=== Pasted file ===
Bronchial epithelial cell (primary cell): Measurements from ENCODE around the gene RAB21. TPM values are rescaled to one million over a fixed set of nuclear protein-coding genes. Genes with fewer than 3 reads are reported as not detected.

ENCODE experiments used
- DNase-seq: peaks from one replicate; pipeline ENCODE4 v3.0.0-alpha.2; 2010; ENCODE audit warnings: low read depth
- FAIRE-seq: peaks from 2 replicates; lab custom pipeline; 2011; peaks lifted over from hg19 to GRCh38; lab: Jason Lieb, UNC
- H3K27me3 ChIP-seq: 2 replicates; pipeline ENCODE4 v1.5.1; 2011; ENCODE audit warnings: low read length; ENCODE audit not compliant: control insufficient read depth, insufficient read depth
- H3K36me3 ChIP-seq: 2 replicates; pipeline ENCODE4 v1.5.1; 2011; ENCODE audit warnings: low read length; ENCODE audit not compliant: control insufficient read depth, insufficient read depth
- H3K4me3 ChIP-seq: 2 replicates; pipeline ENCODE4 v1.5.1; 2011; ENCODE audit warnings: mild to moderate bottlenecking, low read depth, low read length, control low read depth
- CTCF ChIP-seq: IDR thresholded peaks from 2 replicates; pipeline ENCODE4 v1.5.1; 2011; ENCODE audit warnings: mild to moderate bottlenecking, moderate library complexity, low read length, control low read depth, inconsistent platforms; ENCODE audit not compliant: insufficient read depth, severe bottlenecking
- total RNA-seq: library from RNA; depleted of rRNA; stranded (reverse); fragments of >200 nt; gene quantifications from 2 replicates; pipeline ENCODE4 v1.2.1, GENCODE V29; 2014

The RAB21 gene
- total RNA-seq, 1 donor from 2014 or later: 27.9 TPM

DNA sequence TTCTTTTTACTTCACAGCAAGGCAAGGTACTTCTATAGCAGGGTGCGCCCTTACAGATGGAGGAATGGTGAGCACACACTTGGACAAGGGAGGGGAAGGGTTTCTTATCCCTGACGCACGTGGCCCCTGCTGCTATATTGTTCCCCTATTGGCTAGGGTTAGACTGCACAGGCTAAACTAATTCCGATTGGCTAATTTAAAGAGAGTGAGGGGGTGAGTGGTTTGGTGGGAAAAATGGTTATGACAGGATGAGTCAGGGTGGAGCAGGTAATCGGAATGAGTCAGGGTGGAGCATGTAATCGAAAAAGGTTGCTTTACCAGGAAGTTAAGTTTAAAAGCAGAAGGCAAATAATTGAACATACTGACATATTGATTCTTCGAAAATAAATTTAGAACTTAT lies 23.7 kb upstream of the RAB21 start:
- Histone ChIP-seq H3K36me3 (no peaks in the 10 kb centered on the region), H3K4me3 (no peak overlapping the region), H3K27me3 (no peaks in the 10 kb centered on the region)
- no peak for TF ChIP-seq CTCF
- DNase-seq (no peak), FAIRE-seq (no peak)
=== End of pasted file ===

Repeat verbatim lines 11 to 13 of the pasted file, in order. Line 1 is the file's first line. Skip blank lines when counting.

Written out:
- total RNA-seq, 1 donor from 2014 or later: 27.9 TPM

DNA sequence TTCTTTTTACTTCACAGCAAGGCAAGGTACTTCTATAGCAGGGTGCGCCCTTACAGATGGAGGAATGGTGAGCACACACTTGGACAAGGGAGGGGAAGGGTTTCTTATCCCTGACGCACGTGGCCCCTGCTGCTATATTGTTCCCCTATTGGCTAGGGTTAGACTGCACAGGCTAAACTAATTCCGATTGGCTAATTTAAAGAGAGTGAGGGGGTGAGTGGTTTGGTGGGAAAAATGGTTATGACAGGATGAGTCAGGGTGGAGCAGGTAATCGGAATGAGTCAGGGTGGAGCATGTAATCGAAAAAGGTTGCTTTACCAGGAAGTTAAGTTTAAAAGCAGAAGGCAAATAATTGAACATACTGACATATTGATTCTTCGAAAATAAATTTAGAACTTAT lies 23.7 kb upstream of the RAB21 start:
- Histone ChIP-seq H3K36me3 (no peaks in the 10 kb centered on the region), H3K4me3 (no peak overlapping the region), H3K27me3 (no peaks in the 10 kb centered on the region)